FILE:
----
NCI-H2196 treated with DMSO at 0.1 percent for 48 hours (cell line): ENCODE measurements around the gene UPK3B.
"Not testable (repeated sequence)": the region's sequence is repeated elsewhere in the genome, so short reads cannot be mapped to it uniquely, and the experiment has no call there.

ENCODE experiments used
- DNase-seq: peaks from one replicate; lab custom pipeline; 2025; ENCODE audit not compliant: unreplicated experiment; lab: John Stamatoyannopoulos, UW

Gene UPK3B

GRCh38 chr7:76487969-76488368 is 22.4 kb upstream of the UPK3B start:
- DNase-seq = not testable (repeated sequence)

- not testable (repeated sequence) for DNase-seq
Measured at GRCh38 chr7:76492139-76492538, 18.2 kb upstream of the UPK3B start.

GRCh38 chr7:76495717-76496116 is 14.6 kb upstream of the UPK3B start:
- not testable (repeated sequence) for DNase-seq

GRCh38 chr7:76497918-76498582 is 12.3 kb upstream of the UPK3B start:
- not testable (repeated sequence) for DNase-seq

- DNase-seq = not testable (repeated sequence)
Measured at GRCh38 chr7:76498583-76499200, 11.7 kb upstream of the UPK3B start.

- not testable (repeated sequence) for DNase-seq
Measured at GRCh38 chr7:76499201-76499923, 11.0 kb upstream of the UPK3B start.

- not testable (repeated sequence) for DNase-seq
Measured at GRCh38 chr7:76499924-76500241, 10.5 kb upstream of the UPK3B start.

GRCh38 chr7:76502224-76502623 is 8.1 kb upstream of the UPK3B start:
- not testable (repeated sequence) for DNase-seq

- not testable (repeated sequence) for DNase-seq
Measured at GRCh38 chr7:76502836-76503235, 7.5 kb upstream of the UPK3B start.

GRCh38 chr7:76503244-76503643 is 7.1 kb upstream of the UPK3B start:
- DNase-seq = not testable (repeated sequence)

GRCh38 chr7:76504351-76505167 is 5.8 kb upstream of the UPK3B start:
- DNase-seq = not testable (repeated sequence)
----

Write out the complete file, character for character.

NCI-H2196 treated with DMSO at 0.1 percent for 48 hours (cell line): ENCODE measurements around the gene UPK3B.
"Not testable (repeated sequence)": the region's sequence is repeated elsewhere in the genome, so short reads cannot be mapped to it uniquely, and the experiment has no call there.

ENCODE experiments used
- DNase-seq: peaks from one replicate; lab custom pipeline; 2025; ENCODE audit not compliant: unreplicated experiment; lab: John Stamatoyannopoulos, UW

Gene UPK3B

GRCh38 chr7:76487969-76488368 is 22.4 kb upstream of the UPK3B start:
- DNase-seq = not testable (repeated sequence)

- not testable (repeated sequence) for DNase-seq
Measured at GRCh38 chr7:76492139-76492538, 18.2 kb upstream of the UPK3B start.

GRCh38 chr7:76495717-76496116 is 14.6 kb upstream of the UPK3B start:
- not testable (repeated sequence) for DNase-seq

GRCh38 chr7:76497918-76498582 is 12.3 kb upstream of the UPK3B start:
- not testable (repeated sequence) for DNase-seq

- DNase-seq = not testable (repeated sequence)
Measured at GRCh38 chr7:76498583-76499200, 11.7 kb upstream of the UPK3B start.

- not testable (repeated sequence) for DNase-seq
Measured at GRCh38 chr7:76499201-76499923, 11.0 kb upstream of the UPK3B start.

- not testable (repeated sequence) for DNase-seq
Measured at GRCh38 chr7:76499924-76500241, 10.5 kb upstream of the UPK3B start.

GRCh38 chr7:76502224-76502623 is 8.1 kb upstream of the UPK3B start:
- not testable (repeated sequence) for DNase-seq

- not testable (repeated sequence) for DNase-seq
Measured at GRCh38 chr7:76502836-76503235, 7.5 kb upstream of the UPK3B start.

GRCh38 chr7:76503244-76503643 is 7.1 kb upstream of the UPK3B start:
- DNase-seq = not testable (repeated sequence)

GRCh38 chr7:76504351-76505167 is 5.8 kb upstream of the UPK3B start:
- DNase-seq = not testable (repeated sequence)